In northwest Ohio’s Killdeer Plains Wildlife Area, wildlife officer Ryan Kennedy encountered a vehicle that matched the description of one thought to be involved in multiple litter incidents. After a traffic stop, the female occupant eventually admitted to littering on numerous occasions. She paid $350 in fines and court costs.

Ohio wildlife officers have been on the hunt for litterers of a similar ilk in Pike, Vinton, and Lawrence counties. During the past two years, they have made more than 40 arrests for dumping violations after finding beverage containers, old computer equipment, furniture, household appliances, tires, and brush cuttings. Individuals who see illegal dumping taking place are urged to call the ODNR Division of Wildlife or the Turn In a Poacher (TIP) hotline to report the violation. When that call comes in, the plan for the day can quickly change.

“Officers often get asked what a typical day is, and the answer is that there is no typical day,” said Jeff Collingwood, Lake Erie law enforcement supervisor for the Ohio Division of Wildlife. “The average person gets used to operating on a set schedule, but wildlife officers can have several things on their schedule when a phone call comes in on hot poaching tip or to go assist in a search and rescue, and everything changes.”

During the past muzzleloader season, Ohio wildlife officers Matt Leibengood, Reid Van Cleve, and Brian Bury worked a call from the TIP hotline indicating an illegal firearm was being used by an individual hunting in Sandusky County. They followed tracks in the snow at the site to two dead deer that were not properly tagged.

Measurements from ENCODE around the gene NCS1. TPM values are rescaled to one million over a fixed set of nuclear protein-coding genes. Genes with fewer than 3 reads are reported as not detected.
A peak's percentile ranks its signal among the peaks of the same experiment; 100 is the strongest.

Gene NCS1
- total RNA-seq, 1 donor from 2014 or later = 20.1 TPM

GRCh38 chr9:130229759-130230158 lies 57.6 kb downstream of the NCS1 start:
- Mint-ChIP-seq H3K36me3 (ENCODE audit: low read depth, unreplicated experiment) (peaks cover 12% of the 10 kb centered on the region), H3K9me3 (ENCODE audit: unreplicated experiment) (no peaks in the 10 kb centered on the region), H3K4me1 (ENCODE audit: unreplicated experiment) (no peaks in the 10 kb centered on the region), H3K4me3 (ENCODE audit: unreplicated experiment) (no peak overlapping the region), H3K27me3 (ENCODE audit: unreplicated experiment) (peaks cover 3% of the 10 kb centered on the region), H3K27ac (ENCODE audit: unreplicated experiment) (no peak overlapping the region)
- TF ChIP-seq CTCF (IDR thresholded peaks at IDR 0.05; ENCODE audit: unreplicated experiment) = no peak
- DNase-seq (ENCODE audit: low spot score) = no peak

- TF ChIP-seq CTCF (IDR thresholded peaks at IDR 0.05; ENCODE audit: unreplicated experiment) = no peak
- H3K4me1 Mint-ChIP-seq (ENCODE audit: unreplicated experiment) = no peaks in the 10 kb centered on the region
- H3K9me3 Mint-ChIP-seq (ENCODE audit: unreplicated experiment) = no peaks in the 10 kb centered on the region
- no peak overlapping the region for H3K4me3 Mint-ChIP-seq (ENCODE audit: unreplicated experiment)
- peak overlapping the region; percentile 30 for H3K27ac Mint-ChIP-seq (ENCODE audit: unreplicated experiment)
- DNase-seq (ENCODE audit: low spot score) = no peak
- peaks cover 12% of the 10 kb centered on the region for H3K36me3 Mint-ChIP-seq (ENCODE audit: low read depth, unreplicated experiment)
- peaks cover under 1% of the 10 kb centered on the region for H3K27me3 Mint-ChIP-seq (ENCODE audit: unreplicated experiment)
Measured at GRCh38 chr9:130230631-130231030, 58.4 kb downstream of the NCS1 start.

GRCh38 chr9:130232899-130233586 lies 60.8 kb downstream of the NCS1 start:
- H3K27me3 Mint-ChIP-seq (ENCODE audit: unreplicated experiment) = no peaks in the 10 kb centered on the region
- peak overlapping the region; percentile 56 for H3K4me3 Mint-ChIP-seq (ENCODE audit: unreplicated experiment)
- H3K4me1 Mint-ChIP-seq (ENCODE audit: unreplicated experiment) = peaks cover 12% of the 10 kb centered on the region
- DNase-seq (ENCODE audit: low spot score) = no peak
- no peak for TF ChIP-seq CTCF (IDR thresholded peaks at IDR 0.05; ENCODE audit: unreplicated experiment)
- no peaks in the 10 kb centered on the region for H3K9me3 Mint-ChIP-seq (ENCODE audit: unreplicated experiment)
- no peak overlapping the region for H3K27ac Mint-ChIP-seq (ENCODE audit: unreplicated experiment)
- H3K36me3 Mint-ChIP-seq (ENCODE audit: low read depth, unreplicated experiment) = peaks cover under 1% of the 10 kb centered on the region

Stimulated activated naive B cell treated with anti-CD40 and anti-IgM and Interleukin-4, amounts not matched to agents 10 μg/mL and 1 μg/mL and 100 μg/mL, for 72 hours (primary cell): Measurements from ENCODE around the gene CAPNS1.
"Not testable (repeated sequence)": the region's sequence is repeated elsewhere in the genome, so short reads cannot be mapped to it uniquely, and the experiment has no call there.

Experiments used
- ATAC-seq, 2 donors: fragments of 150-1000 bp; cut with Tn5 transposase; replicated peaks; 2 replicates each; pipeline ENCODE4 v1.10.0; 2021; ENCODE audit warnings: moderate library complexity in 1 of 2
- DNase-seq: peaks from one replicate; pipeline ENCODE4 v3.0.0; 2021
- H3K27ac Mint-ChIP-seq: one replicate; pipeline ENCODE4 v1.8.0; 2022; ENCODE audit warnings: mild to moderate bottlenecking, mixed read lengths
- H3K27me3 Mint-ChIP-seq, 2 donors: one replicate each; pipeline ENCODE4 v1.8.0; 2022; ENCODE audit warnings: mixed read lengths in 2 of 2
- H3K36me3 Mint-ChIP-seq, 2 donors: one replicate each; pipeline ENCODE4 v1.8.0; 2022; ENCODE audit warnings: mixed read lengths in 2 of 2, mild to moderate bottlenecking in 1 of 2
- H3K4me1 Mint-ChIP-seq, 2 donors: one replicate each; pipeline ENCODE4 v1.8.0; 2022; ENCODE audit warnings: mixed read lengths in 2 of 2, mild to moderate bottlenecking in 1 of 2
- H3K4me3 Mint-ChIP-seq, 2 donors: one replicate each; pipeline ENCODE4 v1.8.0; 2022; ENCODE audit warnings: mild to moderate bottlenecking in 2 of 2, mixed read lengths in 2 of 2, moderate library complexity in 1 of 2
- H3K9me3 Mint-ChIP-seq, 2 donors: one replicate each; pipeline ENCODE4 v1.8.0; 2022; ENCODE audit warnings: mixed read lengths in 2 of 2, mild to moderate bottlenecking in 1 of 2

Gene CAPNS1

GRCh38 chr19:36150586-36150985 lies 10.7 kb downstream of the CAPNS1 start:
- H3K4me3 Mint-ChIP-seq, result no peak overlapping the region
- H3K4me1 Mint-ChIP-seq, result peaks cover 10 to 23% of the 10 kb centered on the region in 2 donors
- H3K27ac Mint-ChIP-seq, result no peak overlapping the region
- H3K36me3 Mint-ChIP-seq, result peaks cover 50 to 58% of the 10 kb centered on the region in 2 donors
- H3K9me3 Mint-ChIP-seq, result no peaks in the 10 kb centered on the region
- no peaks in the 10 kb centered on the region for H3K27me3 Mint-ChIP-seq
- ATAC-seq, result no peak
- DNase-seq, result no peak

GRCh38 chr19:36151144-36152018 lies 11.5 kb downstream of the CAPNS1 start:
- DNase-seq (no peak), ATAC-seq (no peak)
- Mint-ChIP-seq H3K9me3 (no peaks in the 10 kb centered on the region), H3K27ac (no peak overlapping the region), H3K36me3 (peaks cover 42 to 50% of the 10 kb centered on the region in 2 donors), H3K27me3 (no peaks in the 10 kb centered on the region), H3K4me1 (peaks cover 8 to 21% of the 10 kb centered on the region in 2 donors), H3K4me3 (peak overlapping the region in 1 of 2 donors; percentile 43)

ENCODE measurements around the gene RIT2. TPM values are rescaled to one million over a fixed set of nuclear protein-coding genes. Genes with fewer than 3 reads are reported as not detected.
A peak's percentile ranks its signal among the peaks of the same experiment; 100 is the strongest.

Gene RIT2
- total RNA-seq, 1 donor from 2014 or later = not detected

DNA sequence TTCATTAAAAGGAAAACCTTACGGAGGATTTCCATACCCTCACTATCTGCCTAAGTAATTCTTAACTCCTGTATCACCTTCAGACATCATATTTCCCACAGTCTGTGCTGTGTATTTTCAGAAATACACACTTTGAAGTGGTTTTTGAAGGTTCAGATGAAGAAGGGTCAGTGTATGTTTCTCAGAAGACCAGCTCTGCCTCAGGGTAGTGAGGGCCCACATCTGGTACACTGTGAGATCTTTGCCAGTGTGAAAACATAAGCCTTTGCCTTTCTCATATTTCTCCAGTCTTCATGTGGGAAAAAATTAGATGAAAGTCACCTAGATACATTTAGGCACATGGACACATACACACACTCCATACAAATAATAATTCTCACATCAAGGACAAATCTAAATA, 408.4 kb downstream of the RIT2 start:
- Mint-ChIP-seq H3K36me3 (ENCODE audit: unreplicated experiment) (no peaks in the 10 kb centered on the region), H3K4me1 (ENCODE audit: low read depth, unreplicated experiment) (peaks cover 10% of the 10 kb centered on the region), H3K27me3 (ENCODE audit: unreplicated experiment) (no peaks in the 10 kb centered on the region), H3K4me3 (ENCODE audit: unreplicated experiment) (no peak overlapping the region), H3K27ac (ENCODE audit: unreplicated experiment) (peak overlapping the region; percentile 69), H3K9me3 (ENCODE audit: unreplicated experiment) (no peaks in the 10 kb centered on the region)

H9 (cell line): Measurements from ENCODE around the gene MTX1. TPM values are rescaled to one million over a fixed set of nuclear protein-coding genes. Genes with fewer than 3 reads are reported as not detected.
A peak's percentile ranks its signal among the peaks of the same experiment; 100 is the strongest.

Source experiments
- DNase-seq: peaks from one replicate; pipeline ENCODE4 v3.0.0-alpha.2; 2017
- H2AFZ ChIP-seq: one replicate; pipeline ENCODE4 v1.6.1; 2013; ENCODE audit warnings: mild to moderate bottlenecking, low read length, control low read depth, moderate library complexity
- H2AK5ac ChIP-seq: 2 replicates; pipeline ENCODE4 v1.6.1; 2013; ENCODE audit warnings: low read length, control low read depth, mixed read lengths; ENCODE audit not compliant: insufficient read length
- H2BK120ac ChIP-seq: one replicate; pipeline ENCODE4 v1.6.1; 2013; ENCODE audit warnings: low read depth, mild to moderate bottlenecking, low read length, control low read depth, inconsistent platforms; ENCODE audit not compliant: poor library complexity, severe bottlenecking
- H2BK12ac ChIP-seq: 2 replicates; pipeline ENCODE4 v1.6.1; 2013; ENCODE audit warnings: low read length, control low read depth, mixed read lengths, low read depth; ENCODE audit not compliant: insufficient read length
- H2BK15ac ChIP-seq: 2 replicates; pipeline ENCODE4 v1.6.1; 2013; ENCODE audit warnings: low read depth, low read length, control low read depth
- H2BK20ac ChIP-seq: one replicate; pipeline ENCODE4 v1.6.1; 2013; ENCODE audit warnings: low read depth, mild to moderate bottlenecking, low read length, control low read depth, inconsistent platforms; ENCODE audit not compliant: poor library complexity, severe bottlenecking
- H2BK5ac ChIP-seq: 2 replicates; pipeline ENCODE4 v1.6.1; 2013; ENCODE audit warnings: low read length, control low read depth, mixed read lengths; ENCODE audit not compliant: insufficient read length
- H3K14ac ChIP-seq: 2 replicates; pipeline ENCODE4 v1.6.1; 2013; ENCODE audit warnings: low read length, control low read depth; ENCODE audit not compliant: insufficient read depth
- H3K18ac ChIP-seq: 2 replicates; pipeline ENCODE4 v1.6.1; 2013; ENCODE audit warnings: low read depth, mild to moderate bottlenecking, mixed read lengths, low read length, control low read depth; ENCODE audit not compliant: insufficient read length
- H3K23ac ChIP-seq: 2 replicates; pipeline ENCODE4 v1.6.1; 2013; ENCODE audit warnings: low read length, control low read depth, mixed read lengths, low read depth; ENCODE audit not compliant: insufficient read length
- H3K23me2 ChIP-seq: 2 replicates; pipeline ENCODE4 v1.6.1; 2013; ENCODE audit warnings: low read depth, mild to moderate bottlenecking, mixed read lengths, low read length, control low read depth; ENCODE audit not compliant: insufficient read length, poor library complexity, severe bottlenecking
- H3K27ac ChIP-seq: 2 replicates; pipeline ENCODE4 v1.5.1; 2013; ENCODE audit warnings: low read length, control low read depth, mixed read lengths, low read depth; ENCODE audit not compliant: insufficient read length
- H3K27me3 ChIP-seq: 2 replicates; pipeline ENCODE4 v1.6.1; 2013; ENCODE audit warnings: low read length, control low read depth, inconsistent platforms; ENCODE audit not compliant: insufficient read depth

After contacting two nearby hunters, the investigation showed one of them had taken three deer that day, and reported the harvest of the third deer under another person’s name. The officers also found the individual who had killed the deer could not legally possess a firearm. He was arrested and taken to jail. The two men paid a total of $893 in fines, court costs, and restitution.

“That happens, when you might have planned to put in an administrative day and then a higher priority takes its place,” Collingwood said. “Things can change very rapidly, and you have to adjust on the fly. Sometimes you will work until midnight one day, and then start the next morning very early — whatever the situation dictates.”

Ohio wildlife officer Matt Teders recently was patrolling sections of the Scioto River around Columbus popular with anglers who use cast nets to collect bait, such as minnows and forage fish. He encountered multiple violators who were using these nets to take gamefish species, such as bluegills and crappie. The law requires that any gamefish taken with a cast net must be released immediately.

Recently, Michigan conservation officer Andrea Erratt finally closed a case from 2016 that involved a sailor who had abandoned his 32-foot sailboat along the shore of Lake Michigan. The Michigan Department of Environmental Quality (DEQ) had to organize and pay for the removal of the sailboat from the bottom of a steep bluff, so at the hearing the boat owner was ordered to pay fines, restitution and costs of $21,035.

Contact Blade outdoors editor Matt Markey at:, or 419-724-6068.